Tuesday, May 06, 2014

South Africa's Disillusioned

South Africa’s May 7 elections mark the first time in democratic history that those born into Nelson Mandela’s post-apartheid ‘Rainbow Nation’ can vote. Yet only a third (about 683,000) of eligible born-frees have registered to cast their ballot. It will take more than text messages, Youtube ads and social media campaigns to reach young voters — particularly when a recent survey by independent researchers at FutureFact revealed 64 percent of respondents had “little or no interest” in politics.

“People feel dislocated. They feel politicians do not speak to their interests. They feel voting doesn’t make a difference.” University of the Witwatersrand vice-chancellor and principal Prof Adam Habib explained.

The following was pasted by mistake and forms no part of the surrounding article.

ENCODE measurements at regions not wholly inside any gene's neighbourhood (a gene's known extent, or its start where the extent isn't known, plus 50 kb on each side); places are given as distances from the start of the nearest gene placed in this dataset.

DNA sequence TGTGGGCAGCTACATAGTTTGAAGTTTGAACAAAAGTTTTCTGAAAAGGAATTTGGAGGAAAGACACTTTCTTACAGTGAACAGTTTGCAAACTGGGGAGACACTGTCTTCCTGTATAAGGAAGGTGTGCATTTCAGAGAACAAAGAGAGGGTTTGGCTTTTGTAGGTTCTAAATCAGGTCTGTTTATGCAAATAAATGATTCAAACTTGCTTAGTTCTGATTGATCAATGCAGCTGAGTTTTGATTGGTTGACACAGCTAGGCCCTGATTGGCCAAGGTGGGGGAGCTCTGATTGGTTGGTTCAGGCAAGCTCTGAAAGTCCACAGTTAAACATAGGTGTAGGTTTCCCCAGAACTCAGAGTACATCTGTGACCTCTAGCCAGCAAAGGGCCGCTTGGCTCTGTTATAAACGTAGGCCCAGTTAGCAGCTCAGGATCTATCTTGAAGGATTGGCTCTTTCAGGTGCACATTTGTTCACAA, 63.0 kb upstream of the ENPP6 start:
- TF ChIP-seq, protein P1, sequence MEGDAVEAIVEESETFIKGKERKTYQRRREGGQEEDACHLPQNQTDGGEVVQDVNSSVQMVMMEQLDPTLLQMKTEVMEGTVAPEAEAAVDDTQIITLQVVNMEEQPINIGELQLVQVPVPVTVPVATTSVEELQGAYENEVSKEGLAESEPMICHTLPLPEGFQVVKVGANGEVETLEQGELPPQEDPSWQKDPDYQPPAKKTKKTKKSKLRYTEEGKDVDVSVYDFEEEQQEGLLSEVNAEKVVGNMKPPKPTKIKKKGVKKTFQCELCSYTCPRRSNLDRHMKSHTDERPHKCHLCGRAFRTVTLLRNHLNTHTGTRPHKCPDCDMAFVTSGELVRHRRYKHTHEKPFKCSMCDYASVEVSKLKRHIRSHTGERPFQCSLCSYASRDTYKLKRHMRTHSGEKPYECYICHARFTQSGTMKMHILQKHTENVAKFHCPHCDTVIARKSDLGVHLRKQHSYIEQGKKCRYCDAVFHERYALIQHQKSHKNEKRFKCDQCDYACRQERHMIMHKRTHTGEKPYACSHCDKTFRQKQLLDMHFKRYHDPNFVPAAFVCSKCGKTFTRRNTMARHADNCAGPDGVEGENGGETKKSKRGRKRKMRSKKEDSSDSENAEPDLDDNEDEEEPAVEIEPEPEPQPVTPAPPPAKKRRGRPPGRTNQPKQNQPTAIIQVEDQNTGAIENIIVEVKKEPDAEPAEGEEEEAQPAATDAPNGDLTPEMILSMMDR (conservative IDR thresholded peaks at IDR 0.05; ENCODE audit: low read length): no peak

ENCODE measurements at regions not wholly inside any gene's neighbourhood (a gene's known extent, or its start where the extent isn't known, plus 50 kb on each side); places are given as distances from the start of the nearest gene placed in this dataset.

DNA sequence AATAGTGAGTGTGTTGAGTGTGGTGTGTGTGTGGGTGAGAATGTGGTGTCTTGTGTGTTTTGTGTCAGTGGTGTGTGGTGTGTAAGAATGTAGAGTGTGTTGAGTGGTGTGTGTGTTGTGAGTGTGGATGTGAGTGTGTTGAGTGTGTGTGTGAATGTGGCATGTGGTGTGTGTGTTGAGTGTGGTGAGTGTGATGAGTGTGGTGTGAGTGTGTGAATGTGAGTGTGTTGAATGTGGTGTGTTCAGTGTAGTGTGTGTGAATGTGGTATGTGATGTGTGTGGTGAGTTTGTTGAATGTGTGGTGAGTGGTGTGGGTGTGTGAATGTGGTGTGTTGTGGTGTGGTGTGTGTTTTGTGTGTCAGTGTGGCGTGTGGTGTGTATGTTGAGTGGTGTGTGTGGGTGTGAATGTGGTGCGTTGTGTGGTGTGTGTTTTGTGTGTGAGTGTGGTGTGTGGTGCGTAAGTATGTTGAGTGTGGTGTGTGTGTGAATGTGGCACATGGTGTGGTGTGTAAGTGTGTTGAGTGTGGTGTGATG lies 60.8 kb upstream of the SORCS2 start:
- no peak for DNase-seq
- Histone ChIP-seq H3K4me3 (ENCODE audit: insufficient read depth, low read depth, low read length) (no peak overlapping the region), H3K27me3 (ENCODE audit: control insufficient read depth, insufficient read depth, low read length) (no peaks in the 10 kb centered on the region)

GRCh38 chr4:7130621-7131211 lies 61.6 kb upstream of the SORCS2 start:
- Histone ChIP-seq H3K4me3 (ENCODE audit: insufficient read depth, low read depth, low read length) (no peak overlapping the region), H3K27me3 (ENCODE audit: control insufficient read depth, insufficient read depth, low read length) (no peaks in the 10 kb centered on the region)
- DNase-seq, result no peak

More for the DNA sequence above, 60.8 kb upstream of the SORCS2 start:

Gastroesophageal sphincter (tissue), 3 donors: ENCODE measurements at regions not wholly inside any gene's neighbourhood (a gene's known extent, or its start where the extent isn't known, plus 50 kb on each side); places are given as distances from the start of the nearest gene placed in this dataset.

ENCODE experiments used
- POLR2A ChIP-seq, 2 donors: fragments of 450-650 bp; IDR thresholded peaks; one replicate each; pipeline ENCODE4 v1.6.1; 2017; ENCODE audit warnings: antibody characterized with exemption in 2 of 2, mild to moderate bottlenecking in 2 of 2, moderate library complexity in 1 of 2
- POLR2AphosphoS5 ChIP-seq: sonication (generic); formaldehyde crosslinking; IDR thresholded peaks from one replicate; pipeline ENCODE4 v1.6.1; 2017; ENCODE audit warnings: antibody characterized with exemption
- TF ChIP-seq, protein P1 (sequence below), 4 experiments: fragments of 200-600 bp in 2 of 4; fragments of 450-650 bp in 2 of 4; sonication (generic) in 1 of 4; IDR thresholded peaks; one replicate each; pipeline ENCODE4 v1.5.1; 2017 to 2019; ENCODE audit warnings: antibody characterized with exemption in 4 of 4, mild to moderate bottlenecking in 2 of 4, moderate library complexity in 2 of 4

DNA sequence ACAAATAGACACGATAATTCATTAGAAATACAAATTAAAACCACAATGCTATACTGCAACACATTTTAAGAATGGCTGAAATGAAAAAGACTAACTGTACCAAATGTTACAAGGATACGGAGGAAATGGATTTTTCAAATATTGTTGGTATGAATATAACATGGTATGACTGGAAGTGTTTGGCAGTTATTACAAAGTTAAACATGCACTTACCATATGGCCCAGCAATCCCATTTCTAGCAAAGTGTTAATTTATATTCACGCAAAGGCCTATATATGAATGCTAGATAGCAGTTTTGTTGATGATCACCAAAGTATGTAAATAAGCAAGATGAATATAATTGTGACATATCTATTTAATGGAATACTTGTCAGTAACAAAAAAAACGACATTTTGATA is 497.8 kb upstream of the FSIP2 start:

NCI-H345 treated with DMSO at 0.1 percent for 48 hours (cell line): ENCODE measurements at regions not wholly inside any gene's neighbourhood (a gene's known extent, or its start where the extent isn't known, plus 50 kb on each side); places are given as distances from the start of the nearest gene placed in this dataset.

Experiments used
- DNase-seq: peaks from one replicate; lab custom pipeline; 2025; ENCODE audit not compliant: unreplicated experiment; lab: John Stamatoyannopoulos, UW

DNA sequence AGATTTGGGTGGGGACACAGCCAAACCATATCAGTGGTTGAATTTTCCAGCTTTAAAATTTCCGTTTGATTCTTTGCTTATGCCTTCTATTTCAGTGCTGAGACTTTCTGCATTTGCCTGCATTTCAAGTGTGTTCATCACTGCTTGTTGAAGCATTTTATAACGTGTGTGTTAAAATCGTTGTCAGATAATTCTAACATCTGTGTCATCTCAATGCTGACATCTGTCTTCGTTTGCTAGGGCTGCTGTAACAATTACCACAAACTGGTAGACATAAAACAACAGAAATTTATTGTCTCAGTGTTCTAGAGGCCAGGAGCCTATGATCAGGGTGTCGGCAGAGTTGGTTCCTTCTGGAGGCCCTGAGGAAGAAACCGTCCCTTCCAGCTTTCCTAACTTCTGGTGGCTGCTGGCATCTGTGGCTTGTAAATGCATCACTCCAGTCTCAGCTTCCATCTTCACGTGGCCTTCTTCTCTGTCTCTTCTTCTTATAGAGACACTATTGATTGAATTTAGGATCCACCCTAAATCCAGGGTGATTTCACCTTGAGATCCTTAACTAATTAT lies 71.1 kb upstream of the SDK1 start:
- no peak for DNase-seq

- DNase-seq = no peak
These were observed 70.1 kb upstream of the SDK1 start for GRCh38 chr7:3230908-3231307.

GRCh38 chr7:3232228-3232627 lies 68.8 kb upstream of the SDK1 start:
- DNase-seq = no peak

Twenty-year-old Xolisa Ngcwabe says the current political system has failed young people.
“I don’t really care about voting because I don’t think my vote makes a difference. The government has to deliver and it hasn’t been doing that,” Ngcwabe says of the ANC’s failure to provide basic necessities like running water, school textbooks and functioning toilets to impoverished informal settlements and townships.

“I feel like the government generally doesn’t know what it’s doing and blaming apartheid is a defence mechanism,” 20-year-old Alexandra Goldberg, a University of Cape Town student says.
“It’s very frustrating. Let’s move on from it and actually have a goal here.”

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